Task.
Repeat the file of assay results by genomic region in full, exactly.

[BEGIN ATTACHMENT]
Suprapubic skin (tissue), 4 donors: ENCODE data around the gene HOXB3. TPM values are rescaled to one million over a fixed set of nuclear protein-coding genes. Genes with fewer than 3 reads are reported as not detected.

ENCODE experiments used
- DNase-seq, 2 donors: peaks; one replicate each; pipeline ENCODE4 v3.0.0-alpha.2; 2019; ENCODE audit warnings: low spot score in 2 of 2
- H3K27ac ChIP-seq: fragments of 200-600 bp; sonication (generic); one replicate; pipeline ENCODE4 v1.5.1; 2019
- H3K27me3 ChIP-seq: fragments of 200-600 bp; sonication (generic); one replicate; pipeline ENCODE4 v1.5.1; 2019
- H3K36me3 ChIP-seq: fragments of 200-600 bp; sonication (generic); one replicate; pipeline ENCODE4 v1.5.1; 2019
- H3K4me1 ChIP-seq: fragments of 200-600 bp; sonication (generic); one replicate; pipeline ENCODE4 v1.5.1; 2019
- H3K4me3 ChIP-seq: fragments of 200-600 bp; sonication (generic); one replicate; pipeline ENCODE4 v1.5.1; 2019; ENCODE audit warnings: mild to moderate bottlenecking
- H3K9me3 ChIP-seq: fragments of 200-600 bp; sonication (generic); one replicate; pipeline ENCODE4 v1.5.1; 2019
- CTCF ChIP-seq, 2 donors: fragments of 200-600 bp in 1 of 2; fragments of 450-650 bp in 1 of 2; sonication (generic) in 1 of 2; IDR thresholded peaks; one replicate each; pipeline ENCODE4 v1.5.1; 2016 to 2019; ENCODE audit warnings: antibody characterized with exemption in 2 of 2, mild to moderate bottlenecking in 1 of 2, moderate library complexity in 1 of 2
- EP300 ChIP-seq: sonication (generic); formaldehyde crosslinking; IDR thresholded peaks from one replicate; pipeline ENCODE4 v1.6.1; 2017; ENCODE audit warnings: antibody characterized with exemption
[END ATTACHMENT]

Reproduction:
Suprapubic skin (tissue), 4 donors: ENCODE data around the gene HOXB3. TPM values are rescaled to one million over a fixed set of nuclear protein-coding genes. Genes with fewer than 3 reads are reported as not detected.

ENCODE experiments used
- DNase-seq, 2 donors: peaks; one replicate each; pipeline ENCODE4 v3.0.0-alpha.2; 2019; ENCODE audit warnings: low spot score in 2 of 2
- H3K27ac ChIP-seq: fragments of 200-600 bp; sonication (generic); one replicate; pipeline ENCODE4 v1.5.1; 2019
- H3K27me3 ChIP-seq: fragments of 200-600 bp; sonication (generic); one replicate; pipeline ENCODE4 v1.5.1; 2019
- H3K36me3 ChIP-seq: fragments of 200-600 bp; sonication (generic); one replicate; pipeline ENCODE4 v1.5.1; 2019
- H3K4me1 ChIP-seq: fragments of 200-600 bp; sonication (generic); one replicate; pipeline ENCODE4 v1.5.1; 2019
- H3K4me3 ChIP-seq: fragments of 200-600 bp; sonication (generic); one replicate; pipeline ENCODE4 v1.5.1; 2019; ENCODE audit warnings: mild to moderate bottlenecking
- H3K9me3 ChIP-seq: fragments of 200-600 bp; sonication (generic); one replicate; pipeline ENCODE4 v1.5.1; 2019
- CTCF ChIP-seq, 2 donors: fragments of 200-600 bp in 1 of 2; fragments of 450-650 bp in 1 of 2; sonication (generic) in 1 of 2; IDR thresholded peaks; one replicate each; pipeline ENCODE4 v1.5.1; 2016 to 2019; ENCODE audit warnings: antibody characterized with exemption in 2 of 2, mild to moderate bottlenecking in 1 of 2, moderate library complexity in 1 of 2
- EP300 ChIP-seq: sonication (generic); formaldehyde crosslinking; IDR thresholded peaks from one replicate; pipeline ENCODE4 v1.6.1; 2017; ENCODE audit warnings: antibody characterized with exemption